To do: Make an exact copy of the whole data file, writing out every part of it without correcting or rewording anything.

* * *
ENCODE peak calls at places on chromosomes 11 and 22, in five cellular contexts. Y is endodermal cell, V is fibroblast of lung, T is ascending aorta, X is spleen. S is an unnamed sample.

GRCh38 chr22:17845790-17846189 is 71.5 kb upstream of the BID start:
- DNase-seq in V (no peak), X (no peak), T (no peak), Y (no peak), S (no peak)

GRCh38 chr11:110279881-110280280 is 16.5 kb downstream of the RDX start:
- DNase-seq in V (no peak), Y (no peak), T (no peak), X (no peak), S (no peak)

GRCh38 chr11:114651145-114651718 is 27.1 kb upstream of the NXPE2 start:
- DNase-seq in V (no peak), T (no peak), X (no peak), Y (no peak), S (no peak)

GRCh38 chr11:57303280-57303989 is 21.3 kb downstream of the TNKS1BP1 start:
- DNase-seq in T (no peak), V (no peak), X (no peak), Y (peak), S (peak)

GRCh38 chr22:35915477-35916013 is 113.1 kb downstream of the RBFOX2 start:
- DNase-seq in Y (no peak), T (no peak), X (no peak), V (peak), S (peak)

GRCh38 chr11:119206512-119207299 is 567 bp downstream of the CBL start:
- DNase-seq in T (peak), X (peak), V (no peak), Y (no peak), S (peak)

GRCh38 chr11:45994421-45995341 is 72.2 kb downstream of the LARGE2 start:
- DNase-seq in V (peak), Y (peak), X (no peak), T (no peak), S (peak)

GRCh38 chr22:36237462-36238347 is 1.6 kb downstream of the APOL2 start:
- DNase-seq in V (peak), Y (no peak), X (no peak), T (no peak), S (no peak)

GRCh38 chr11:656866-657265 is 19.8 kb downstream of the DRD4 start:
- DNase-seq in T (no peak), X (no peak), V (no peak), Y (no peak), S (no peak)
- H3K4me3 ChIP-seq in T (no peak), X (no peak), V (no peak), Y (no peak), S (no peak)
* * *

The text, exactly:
ENCODE peak calls at places on chromosomes 11 and 22, in five cellular contexts. Y is endodermal cell, V is fibroblast of lung, T is ascending aorta, X is spleen. S is an unnamed sample.

GRCh38 chr22:17845790-17846189 is 71.5 kb upstream of the BID start:
- DNase-seq in V (no peak), X (no peak), T (no peak), Y (no peak), S (no peak)

GRCh38 chr11:110279881-110280280 is 16.5 kb downstream of the RDX start:
- DNase-seq in V (no peak), Y (no peak), T (no peak), X (no peak), S (no peak)

GRCh38 chr11:114651145-114651718 is 27.1 kb upstream of the NXPE2 start:
- DNase-seq in V (no peak), T (no peak), X (no peak), Y (no peak), S (no peak)

GRCh38 chr11:57303280-57303989 is 21.3 kb downstream of the TNKS1BP1 start:
- DNase-seq in T (no peak), V (no peak), X (no peak), Y (peak), S (peak)

GRCh38 chr22:35915477-35916013 is 113.1 kb downstream of the RBFOX2 start:
- DNase-seq in Y (no peak), T (no peak), X (no peak), V (peak), S (peak)

GRCh38 chr11:119206512-119207299 is 567 bp downstream of the CBL start:
- DNase-seq in T (peak), X (peak), V (no peak), Y (no peak), S (peak)

GRCh38 chr11:45994421-45995341 is 72.2 kb downstream of the LARGE2 start:
- DNase-seq in V (peak), Y (peak), X (no peak), T (no peak), S (peak)

GRCh38 chr22:36237462-36238347 is 1.6 kb downstream of the APOL2 start:
- DNase-seq in V (peak), Y (no peak), X (no peak), T (no peak), S (no peak)

GRCh38 chr11:656866-657265 is 19.8 kb downstream of the DRD4 start:
- DNase-seq in T (no peak), X (no peak), V (no peak), Y (no peak), S (no peak)
- H3K4me3 ChIP-seq in T (no peak), X (no peak), V (no peak), Y (no peak), S (no peak)